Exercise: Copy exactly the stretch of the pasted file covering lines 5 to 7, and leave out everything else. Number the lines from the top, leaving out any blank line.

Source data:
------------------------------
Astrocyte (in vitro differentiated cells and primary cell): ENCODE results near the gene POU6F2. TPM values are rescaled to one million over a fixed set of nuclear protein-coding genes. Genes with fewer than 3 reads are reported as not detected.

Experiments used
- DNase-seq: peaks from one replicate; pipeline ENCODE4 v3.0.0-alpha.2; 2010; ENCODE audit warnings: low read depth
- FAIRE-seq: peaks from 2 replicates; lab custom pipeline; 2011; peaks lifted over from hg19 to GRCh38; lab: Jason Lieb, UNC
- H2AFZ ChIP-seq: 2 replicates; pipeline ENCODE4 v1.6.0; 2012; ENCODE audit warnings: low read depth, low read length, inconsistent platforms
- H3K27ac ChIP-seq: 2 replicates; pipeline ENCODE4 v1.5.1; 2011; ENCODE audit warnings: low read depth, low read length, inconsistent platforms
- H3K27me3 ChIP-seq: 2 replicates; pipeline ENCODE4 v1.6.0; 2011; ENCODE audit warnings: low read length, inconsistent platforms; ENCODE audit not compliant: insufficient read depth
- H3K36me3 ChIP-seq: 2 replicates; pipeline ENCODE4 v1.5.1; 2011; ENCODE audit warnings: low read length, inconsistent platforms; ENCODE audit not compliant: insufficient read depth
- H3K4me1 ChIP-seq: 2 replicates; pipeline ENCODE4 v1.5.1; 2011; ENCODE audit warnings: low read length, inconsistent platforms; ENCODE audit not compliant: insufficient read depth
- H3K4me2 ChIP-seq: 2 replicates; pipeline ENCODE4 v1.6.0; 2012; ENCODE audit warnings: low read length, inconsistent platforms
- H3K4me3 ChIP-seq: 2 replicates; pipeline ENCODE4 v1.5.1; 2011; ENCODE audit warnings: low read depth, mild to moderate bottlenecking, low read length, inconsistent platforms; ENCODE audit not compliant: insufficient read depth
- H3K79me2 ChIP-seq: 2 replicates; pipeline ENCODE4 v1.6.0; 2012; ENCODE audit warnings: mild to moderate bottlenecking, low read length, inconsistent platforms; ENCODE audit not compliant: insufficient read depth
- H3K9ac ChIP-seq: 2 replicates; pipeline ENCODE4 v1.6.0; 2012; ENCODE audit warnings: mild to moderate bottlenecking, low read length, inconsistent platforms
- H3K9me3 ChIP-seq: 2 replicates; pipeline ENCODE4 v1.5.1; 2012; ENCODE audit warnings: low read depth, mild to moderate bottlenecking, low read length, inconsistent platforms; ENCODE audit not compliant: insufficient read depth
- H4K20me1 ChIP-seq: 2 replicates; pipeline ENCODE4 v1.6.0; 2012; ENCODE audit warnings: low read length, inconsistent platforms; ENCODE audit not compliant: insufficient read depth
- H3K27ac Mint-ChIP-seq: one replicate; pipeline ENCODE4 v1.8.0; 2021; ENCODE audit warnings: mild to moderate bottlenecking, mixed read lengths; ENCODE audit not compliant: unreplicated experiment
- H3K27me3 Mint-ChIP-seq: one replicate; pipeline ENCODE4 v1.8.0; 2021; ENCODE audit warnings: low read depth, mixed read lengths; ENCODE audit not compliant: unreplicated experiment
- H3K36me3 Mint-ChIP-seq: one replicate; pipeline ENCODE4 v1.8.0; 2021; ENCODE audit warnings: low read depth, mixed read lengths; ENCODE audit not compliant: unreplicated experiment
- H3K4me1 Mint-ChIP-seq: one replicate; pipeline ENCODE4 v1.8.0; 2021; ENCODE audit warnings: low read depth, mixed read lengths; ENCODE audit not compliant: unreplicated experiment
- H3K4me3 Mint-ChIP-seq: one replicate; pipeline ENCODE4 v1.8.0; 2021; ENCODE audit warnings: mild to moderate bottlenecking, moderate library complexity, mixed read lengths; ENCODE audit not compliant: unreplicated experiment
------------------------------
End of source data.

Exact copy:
- H2AFZ ChIP-seq: 2 replicates; pipeline ENCODE4 v1.6.0; 2012; ENCODE audit warnings: low read depth, low read length, inconsistent platforms
- H3K27ac ChIP-seq: 2 replicates; pipeline ENCODE4 v1.5.1; 2011; ENCODE audit warnings: low read depth, low read length, inconsistent platforms
- H3K27me3 ChIP-seq: 2 replicates; pipeline ENCODE4 v1.6.0; 2011; ENCODE audit warnings: low read length, inconsistent platforms; ENCODE audit not compliant: insufficient read depth